Monday, March 5, 2018

90th Annual Academy Awards (Academy of Motion Picture Arts and Scences, ABC-TV, aired March 4, 2018)

by Mark Gabrish Conlan • Copyright © 2018 by Mark Gabrish Conlan • All rights reserved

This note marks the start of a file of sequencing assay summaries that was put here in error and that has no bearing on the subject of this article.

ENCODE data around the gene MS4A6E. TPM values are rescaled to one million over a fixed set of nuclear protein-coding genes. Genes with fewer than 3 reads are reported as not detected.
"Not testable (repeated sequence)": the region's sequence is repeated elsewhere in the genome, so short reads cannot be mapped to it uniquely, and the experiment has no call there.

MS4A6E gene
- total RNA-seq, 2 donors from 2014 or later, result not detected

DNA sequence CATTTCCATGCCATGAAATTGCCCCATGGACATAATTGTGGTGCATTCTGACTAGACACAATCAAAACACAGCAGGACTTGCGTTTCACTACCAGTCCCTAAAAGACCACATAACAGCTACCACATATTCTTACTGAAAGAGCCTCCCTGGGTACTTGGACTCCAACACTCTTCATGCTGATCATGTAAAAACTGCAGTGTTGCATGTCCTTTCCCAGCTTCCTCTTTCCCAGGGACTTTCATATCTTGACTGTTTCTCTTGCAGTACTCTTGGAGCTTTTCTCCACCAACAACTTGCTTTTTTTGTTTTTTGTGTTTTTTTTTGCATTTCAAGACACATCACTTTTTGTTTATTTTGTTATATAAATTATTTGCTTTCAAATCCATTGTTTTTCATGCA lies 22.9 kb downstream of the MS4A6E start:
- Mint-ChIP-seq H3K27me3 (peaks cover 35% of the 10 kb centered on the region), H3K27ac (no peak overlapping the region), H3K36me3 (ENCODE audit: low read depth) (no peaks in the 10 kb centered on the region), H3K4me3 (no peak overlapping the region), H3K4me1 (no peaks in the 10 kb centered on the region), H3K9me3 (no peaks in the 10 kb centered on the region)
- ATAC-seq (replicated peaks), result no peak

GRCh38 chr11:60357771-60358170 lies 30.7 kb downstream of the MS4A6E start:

Charles and I watched the 90th annual Academy Awards show at home, though he wanted a “festive” atmosphere so we ordered a pizza delivered from Sicilian Thing (now that they deliver) and got it early because we know there can be a big rush on these sorts of things on Oscar night — one year we waited over an hour for a pizza delivery from Papa John’s (well before they somehow got the reputation of being white supremacists’ favorite pizza, much to the consternation of Papa John’s marketing department!) because so many other people were calling in to have pizzas delivered the night of the Oscars! In a lot of ways it’s not your father’s or grandfather’s Academy Awards anymore ­— and not only because winners, nominees, presenters and Academy officials alike were bending over backwards to show inclusiveness to women and people of color (even though most of the winners were still white males — the one female Best Director nominee, Greta Gerwig, didn’t win, and neither did the pioneering first woman nominated for Best Cinematographer; and Jordan Peele won for writing the anti-racist film Get Out but not for directing or producing it) but also because the days when one film would sweep most of the big awards are definitely over. The simple fact is that the movie industry doesn’t make films that are both audience-pleasing blockbusters and films of real quality anymore — there are no more Gone With the Winds, Lawrence of Arabias, Titanics or Lord of the Rings. The biggest movie of 2017, both in terms of box office and inclusion (a woman action lead and a woman director!), was Wonder Woman, and it didn’t get a single nomination because superhero films are ghettoized into a “not Oscar-worthy” category even if they’re great movies and commercial successes. (You don’t believe me? See if any of these people who are so loudly promoting “inclusion” give any nominations to The Black Panther next year.)